while the Spanish notes instantly fell to a discount of, at first, at four and afterwards of six per cent, and probably will fall lower still, as no treasures are expected from America this autumn. It was with two millions of these dollars that the credit of the bank of France was restored, or at least, for some time, enabled to reassume its payments in specie. Thus wretched Spain pays abroad for the forging of those disgraceful fetters, which oppresses her at home; and supports a foreign tyranny, which finally must produce domestic misery as well as slavery. When the Prince and Princess of Asturia were informed of the scandalous and false assertion of Bournonville, they and their adherents not only publicly and in all societies contradicted it, but affirmed, that rather than obtain authority or influence on such ruinous terms, they would have consented to remain discarded and neglected during their lives. They took the more care to have their sentiments known on this subject, as our ambassador's calumny had hurt their popularity. It was then first that, to revenge the shame with which his duplicity had covered him, Bournonville permitted and persuaded the Prince of Peace to begin the chastisement of their royal highnesses in the persons of their favourites. Duke de Montemar, the grand officer to the Prince of Asturia; Marquis de Villa Franca, the grand equerry to the Princess of Asturia ; Count de Minanda, chamberlain to the king ; and the countess Dowager Del Monte, with six other court ladies and four other noblemen, were therefore exiled from Madrid into different provinces, and forbid to reside in any filace within twenty leagues of the residence of the royal family. According to the last letters and communications from Spain, the Prince and Princess of Asturia had not appeared at court since the insult offered them in the disgrace of their friends, and were resolved not to appearin any place where they might be likely to meet with the favourite. - Among our best informed politicians here, it is expected that a revolution and a change of dynasty will be the issue of this, our political embryo in Spain. Napoleone has more than once indirectly hinted, that the Buonaparte dynasty will never be firm and fixed in France, as long as any Bourbons reign in Spain or Italy. Should he prove victorious in the present continental contest, another peace, and not the most advantageous, will again be signed with your country—a peace, which, I fear, will leave him absolute master of all continental states. His family arrangements are publicly avowed to be as follow :—His third brother, Louis, and his sons, are to be the heirs of the French Empire. Joseph Buonaparte is, at the death or resignation of Napoleone, to succeed to the kingdom of Italy, including Naples. Lucien, though at present in disgrace, is considered as the person destined to supplant the Bourbons in Spain ; where, during his embassy in 1800 and 1801, he formed certain connections, which Napoleone still keeps up and preserves. Holland will be the inheritance of Jerome, should Napoleone not live long enough to extend his power to Great Britain. Such are the modest pretensions our Imperial courtiers bestow upon the family of our sovereign. As to the Prince of Peace, he is only an imbecile instrument in the hands of our intriguers and innovators, which they make use of as long as they find it necessary ; and when that ceases to be the case, break it and throw it away. This idiot is made to believe, that both his political and physical existence depends entirely upon our support ; and he has infused the same ridiculous notion into his actomplices and adherents. Guilt, ignorance, and cowardice thus misled, may, directed by art, interest and craft, perform wonders to entangle themselves in the destruction of their country. Bournonville, our present ambassador at Madrid, is the son of a porter, and was a porter himself, when he, in 1770, enlisted as a soldier in one of our regiments, serving in the East-Indies. Having there collected some pillage, he purchased the place of a major in the militia of the Island of Bourbon, but was, for his immorality, broken by the governor. Returning to France, he . bitterly complained of this injustice; and after much cringing in the anti-chambers of ministers, he obtained, at last, the cross of St Louis, as a kind of indemnity. About the same time he also bought with his Indian wealth, the place of an officer in the Swiss guard of Monsieur, the present Louis XVIII. Being refused admittance into any genteel societies, he resorted with Barras, and other disgraced nobles, to gamblinghouses; and he even kept two himself when the revolution took Place. He had at the same time, and for a certain interest, ad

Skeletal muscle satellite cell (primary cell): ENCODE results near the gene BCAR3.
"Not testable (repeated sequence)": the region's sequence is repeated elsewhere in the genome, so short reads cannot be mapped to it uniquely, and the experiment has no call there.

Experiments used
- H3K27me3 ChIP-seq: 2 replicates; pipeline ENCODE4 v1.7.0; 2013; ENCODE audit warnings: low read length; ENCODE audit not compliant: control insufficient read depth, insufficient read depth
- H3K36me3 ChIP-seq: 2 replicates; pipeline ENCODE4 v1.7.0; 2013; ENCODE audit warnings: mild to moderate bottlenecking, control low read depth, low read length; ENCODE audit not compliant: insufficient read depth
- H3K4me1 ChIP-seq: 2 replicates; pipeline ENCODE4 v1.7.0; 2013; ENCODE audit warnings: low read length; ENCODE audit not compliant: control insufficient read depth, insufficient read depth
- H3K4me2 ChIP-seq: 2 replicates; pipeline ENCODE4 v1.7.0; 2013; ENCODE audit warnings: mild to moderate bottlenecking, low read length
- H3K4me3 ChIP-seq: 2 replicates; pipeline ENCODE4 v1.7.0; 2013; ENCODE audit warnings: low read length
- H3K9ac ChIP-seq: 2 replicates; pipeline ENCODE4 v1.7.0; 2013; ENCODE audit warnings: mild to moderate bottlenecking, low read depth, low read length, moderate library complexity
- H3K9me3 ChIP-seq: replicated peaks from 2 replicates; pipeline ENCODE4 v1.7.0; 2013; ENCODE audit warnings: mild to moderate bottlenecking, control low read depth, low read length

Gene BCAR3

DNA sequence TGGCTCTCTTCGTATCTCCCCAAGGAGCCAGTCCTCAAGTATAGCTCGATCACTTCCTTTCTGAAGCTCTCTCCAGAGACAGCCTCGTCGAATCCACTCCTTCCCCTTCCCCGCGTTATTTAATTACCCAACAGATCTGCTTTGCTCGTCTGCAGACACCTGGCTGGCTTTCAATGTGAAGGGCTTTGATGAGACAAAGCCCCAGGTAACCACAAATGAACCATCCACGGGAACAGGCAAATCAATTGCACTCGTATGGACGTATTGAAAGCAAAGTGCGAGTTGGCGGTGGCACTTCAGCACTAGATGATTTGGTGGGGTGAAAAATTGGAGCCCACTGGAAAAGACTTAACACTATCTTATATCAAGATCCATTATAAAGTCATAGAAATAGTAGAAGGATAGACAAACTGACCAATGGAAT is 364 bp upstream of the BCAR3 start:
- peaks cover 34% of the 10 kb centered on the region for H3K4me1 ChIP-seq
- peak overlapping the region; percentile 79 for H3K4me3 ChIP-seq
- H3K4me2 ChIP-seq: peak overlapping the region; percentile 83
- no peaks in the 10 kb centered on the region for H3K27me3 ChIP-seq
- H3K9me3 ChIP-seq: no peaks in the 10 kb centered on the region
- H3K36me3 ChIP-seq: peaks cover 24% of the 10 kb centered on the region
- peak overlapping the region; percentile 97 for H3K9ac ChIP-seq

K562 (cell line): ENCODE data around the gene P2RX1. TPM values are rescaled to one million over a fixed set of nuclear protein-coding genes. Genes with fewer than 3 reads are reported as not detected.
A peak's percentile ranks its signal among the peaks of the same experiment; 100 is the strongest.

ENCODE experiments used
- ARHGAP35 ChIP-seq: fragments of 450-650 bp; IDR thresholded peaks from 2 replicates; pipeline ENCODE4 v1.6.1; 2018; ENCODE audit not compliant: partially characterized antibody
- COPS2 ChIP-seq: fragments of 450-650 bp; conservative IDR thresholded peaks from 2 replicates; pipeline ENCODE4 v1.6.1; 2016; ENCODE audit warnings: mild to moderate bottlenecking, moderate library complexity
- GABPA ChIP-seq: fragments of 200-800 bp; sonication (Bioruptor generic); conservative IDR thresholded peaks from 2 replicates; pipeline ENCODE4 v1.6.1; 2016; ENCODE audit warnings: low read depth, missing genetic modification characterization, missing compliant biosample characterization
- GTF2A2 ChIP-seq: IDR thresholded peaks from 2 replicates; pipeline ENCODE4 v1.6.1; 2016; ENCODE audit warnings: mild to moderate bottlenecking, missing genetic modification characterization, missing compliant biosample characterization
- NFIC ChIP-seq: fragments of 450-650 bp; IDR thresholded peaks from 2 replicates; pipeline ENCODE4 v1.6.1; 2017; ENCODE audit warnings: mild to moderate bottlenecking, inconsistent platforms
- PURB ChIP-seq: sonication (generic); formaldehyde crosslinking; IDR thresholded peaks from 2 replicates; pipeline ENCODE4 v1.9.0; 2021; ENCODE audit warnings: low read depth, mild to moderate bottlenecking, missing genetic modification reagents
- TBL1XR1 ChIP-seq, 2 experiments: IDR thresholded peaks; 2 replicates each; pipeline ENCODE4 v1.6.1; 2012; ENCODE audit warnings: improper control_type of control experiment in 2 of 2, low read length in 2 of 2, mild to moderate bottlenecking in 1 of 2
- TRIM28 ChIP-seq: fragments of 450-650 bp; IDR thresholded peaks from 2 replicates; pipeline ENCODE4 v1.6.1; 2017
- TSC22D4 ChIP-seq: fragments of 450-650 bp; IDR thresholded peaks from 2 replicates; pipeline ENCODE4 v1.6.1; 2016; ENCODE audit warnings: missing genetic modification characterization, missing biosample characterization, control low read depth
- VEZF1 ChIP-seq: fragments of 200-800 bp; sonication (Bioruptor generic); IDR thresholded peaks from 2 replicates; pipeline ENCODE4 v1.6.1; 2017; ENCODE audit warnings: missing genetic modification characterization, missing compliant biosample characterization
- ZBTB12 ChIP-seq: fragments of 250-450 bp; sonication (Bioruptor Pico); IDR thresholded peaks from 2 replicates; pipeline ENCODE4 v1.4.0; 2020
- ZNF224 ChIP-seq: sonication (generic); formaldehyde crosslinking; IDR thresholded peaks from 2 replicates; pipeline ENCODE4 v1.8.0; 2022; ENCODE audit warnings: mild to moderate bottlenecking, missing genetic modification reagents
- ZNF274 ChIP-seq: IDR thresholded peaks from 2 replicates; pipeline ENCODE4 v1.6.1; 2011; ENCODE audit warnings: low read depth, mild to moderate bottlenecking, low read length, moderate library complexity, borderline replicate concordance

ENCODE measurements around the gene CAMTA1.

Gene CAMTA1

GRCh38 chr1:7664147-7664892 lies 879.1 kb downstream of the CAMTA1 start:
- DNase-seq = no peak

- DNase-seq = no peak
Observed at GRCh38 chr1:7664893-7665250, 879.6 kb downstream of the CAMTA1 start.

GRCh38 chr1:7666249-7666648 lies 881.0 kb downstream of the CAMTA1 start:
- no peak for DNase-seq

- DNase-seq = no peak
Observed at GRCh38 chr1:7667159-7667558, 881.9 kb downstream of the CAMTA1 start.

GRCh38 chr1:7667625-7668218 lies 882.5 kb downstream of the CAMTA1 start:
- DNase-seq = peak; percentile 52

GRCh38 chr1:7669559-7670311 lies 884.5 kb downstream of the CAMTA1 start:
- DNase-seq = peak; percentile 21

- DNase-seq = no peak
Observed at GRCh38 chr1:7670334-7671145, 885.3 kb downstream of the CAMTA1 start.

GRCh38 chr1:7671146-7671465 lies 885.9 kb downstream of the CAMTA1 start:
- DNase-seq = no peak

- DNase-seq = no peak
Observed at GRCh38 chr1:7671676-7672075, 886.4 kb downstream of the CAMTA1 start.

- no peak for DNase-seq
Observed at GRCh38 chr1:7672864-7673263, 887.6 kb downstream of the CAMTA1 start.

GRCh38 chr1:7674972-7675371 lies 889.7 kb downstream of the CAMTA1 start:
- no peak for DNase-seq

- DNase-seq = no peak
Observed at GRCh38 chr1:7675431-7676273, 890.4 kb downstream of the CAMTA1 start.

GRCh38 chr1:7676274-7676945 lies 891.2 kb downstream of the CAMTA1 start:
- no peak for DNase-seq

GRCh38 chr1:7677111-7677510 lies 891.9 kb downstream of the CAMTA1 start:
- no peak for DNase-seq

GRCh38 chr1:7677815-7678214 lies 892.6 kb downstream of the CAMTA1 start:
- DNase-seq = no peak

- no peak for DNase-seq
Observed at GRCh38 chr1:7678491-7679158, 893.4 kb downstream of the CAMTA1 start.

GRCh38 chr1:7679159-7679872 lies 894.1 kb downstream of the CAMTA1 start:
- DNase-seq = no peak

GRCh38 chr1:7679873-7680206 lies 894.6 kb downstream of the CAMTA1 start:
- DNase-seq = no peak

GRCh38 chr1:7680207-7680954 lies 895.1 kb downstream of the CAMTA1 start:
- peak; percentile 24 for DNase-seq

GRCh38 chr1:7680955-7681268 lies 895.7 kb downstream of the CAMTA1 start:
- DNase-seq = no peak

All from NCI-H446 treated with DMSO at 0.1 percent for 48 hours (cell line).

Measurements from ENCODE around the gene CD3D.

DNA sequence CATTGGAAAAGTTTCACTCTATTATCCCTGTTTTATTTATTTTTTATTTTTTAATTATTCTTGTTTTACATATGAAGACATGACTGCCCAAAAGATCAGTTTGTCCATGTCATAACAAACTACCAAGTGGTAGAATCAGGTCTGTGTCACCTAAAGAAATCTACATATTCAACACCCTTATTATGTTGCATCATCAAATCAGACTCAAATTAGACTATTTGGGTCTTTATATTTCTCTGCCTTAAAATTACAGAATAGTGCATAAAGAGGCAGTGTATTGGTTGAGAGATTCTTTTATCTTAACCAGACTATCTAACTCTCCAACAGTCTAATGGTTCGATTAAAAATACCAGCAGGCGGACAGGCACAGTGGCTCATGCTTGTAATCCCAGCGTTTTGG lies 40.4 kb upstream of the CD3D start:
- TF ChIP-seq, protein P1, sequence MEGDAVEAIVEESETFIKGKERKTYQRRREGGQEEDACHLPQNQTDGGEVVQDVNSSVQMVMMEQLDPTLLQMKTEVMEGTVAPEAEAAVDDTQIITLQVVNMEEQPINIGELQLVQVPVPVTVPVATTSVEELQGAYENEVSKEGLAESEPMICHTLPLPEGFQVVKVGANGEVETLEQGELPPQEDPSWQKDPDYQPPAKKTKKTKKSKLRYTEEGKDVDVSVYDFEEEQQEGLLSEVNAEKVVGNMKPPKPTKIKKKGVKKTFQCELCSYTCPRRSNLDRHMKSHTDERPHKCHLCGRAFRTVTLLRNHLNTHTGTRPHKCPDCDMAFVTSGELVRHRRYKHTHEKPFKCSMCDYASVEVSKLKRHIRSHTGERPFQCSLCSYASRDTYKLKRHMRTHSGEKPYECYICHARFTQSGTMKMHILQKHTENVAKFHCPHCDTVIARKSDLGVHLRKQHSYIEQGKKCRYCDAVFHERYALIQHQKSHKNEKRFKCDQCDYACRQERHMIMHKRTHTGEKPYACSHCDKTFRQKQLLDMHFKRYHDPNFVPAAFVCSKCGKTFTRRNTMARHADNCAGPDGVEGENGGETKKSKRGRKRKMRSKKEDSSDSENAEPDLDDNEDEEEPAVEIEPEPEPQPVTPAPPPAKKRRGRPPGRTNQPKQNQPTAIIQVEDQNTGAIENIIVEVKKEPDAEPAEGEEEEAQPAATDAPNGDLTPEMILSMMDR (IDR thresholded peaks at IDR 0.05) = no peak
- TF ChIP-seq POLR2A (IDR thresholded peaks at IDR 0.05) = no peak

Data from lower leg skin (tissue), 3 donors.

vanced Madame D'Estainville money to establish her famous, er rather infamous house, in the Rue de Bonnes Enfans, near the Palais Royal ; a house that soon became the fashionable resort of our friends of liberty and equality. In 1790, Bournonville offered his services, as aid-de-camp to our then hero of great ambition and small capacity, La Fayette, who declined the honour; the jacobins were not sonice. In 1792 they appointed him a general under Dumourier, who baptized him his Ajax. This modern Ajax, having obtained a separate command, attacked Treves in a most ignorant manner, and was worsted, with great loss. The official reports of our revolutionary generals have long been admired for their modesty as well as veracity; but Bournonville has almost outdone them all, not excepting our great Buonaparte. In a report to the National Convention, concerning a terrible engagement of three hours, near Grewenmacker, Bournonville declares, that though the number of the enemy killed was immense, his troops got out of the scrape with the loss of only the little finger of one of his riflemen. On the 4th of February, 1793, a fortnight after the execution of Louis XVI, he was nominated minister of the War Department ; a place which he refused, under a pretence that he was better able to serve his country with his sword than with his pen, having already been in one hundred and twenty battles; where, he did not enumerate or state. On the 14th of the following March, however, he accepted the ministerial port folio, which he did not keep long, being delivered up by his Hector, Dumoutier, to the Austrians. He remained a prisoner at Olmutz until the 22d of November, 1795, when he was included among the persons exchanged for the daughter of Louis XVI. her present Royal Highness the Duchess of Angoulesme. In the Autumn of 1796 he had a temporary command of the dispersed remnants of Jourdan's army; and in 1797 he was sent as a French commander to Holland. In 1799 Buonaparte appointed him an ambassador to the Court of Berlin; and in 1803 removed him in the same character to the court of Madrid. In Prussia his talents did not cause him to be dreaded, nor did his personal qualities make him esteemed. In France he is laughed at as a boaster, but not trusted as a warrior. In Spain he is neither dreaded nor esteemed, neither laughed at nor courted; he tu